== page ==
"I think making memes of other memes is more nuanced than people tend to think," Chan says. "Not that it's super deep or anything, but there is more to it than just seeing a video and making a video game reference edit on it. Yeah, you can take any video of someone or something falling and turn it into a Mario 64 enter level meme, but there has to be something to it, like it being very unexpected or there being some sort of physical comedy involved or just something that doesn't make it feel as forced."

There is always an unexpected edge to Chan's edits. One of Chan's biggest videos, and also one of his own favorites, riffs on a dog running an agility course. Only in Chan's twisted vision, it's a scary, baby-sized Shrek in place of the tiny dog. (It's not all video games for the editor; Shrek makes another appearance in an edit of that one video where a tiger chases a man on a motorcycle. In Chan's version, it's Shrek running after them, with Smash Mouth weaving in to soundtrack it.) Most of Chan's edits lean on video games, though. Super Mario 64, Minecraft, Tony Hawk's Pro Skater, and now Animal Crossing are popular appearances on the feed.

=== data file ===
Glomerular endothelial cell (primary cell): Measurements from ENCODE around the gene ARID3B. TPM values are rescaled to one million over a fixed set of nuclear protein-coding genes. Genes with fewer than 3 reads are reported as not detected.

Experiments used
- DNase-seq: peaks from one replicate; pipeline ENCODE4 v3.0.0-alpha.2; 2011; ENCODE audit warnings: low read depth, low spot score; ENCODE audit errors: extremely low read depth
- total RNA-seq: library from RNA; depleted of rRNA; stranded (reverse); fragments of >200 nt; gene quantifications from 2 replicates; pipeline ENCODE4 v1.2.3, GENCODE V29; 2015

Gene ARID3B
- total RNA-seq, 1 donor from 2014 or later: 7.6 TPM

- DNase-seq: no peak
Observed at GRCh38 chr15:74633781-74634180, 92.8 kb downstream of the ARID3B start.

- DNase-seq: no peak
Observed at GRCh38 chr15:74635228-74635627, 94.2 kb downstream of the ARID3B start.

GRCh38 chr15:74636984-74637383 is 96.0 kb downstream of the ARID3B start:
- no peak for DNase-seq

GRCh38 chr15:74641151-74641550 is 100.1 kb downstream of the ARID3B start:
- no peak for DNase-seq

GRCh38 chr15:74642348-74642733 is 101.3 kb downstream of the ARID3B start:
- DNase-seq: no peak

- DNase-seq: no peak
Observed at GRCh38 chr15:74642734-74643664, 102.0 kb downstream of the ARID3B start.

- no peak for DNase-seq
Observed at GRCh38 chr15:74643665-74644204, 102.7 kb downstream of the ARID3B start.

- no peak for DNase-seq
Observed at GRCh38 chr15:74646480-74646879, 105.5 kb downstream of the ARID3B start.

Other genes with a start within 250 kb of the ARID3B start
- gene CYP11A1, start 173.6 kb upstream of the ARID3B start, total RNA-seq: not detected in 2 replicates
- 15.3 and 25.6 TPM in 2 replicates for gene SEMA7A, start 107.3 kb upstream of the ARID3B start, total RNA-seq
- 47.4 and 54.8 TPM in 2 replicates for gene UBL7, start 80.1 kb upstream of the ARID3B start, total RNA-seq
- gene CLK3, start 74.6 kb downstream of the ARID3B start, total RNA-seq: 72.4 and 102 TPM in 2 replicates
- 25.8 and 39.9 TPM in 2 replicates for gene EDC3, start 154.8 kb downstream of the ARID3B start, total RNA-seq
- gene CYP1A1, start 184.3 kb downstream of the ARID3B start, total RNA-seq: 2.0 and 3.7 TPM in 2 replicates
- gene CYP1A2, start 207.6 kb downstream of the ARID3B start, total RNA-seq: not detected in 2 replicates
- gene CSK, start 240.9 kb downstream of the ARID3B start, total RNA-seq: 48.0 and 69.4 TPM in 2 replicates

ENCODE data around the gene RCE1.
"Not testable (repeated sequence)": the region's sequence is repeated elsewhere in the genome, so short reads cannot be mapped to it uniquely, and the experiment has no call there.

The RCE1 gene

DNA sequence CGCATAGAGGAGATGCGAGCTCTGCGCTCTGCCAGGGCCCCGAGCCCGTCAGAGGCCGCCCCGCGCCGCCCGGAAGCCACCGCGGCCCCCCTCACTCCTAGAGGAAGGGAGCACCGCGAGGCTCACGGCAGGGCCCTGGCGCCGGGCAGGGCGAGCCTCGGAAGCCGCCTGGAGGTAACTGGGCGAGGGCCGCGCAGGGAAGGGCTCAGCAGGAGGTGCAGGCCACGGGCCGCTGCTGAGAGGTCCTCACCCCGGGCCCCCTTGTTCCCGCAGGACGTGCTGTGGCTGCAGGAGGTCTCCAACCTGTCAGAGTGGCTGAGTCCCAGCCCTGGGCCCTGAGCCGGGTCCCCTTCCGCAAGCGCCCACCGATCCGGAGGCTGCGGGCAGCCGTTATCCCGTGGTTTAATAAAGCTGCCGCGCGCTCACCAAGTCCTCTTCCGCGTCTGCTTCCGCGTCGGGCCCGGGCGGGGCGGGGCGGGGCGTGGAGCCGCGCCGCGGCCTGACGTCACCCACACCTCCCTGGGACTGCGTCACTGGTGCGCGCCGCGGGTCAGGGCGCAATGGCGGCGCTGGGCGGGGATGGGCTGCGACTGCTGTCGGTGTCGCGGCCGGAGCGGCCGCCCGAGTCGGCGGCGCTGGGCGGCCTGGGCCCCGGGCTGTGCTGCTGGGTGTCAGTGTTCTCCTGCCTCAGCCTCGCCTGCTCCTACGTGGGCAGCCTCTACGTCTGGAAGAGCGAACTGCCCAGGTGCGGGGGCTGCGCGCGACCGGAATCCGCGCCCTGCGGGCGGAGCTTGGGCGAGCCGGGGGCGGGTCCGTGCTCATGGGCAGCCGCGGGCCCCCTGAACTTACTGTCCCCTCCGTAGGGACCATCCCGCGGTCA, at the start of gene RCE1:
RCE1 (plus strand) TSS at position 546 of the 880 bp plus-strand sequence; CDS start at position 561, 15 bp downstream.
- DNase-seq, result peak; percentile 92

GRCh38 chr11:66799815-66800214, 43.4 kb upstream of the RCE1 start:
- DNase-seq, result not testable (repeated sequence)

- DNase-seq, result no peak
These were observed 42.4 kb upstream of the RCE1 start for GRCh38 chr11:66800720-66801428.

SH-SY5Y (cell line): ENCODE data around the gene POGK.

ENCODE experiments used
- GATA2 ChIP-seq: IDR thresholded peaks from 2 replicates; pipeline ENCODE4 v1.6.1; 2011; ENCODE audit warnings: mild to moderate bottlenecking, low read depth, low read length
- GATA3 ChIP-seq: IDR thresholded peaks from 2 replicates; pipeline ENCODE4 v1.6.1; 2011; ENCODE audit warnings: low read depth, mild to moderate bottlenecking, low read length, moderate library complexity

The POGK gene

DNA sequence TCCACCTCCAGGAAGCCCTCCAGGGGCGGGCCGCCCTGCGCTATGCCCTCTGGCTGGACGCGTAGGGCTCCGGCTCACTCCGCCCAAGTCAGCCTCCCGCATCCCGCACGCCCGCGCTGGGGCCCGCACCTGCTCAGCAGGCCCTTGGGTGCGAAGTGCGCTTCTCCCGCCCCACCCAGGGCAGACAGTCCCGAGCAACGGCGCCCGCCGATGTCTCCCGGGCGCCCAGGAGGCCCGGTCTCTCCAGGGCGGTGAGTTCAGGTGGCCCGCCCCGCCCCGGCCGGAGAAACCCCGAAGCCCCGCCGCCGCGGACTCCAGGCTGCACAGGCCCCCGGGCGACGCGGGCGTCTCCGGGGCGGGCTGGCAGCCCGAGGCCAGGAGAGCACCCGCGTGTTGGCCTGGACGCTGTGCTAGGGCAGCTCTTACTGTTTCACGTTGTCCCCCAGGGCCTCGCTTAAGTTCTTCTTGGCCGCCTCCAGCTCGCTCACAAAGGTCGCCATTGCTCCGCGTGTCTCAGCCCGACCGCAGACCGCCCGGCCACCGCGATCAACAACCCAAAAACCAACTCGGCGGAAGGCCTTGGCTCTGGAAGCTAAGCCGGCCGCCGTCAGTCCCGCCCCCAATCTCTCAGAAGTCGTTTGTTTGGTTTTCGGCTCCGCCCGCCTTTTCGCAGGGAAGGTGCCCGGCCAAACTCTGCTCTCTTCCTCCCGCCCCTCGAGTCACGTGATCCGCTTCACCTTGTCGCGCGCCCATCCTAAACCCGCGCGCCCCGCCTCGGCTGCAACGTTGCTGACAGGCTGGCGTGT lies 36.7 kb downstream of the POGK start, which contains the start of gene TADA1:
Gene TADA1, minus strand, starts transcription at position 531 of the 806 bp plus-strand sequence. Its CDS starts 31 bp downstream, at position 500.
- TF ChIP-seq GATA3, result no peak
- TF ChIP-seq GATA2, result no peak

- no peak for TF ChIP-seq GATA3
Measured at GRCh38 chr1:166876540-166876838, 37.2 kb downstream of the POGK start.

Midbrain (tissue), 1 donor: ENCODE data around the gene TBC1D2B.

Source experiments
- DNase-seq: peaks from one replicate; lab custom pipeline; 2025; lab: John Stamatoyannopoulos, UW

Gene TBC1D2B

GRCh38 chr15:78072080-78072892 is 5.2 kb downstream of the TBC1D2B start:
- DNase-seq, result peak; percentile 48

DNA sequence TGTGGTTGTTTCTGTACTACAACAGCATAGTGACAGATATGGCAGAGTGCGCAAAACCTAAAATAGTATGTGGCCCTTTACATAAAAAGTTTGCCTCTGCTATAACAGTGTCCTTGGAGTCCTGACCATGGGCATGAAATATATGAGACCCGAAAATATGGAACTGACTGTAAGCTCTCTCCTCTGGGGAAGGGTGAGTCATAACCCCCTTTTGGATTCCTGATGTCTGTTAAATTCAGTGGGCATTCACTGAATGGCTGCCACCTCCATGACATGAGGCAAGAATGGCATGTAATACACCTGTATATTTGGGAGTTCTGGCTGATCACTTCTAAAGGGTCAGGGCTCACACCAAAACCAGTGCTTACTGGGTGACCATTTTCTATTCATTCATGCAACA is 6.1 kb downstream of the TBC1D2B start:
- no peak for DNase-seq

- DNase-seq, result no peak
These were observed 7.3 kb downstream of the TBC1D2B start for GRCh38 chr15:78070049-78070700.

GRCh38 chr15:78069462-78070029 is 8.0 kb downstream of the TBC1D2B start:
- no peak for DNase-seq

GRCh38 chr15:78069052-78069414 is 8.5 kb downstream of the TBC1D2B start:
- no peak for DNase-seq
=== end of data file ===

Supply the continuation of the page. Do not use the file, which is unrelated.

"I'm proud that people see my edits and are interested enough to want to see the original videos to see the context," says Chan. "Not only am I introducing people to my memes, but a lot of times I'm introducing them to the original meme too. I'm even more proud of how people get interested in the game I'm referencing and I introduce them to games they might not have given a chance or even heard of. I really do think my videos strengthen meme making culture and even video game culture. There are so many people that have told me how Animal Crossing wasn't on their radar and now it is, as well as a lot of other games I've referenced."

There's been another bright side to Chan's unexpected viral fame too. He's unexpectedly inspiring others to want to join in on the memes upon memes club too.

"Amazingly, since I started making more Animal Crossing videos, there have been a ton of girls who have reached out to me expressing their interest in video editing," says Chan. "At least from my experience, the video editing world has been mostly guys so it's awesome to see these girls become interested in something they might not have considered before."

Chan will be delivering more and more laughs over the months, and maybe even years to come. "I still have a long ways to go!" he bookends his email to me jubilantly. There will be more K.K. Slider house party antics, more people falling into Super Mario 64 levels in hilarious ways, more of everything in our near and distant future from Chan, the most reliable video game memester out there. I'm just hoping he makes something with the "I wanna be a cowboy, baby" Vine next.

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Caty McCarthy

Senior Editor

Caty McCarthy is a former freelance writer whose work has appeared in Kill Screen, VICE, The AV Club, Kotaku, Polygon, and IGN. When she's not blathering into a podcast mic, reading a book, or playing a billion video games at once, she's probably watching Terrace House or something. She is currently USgamer's Senior Editor.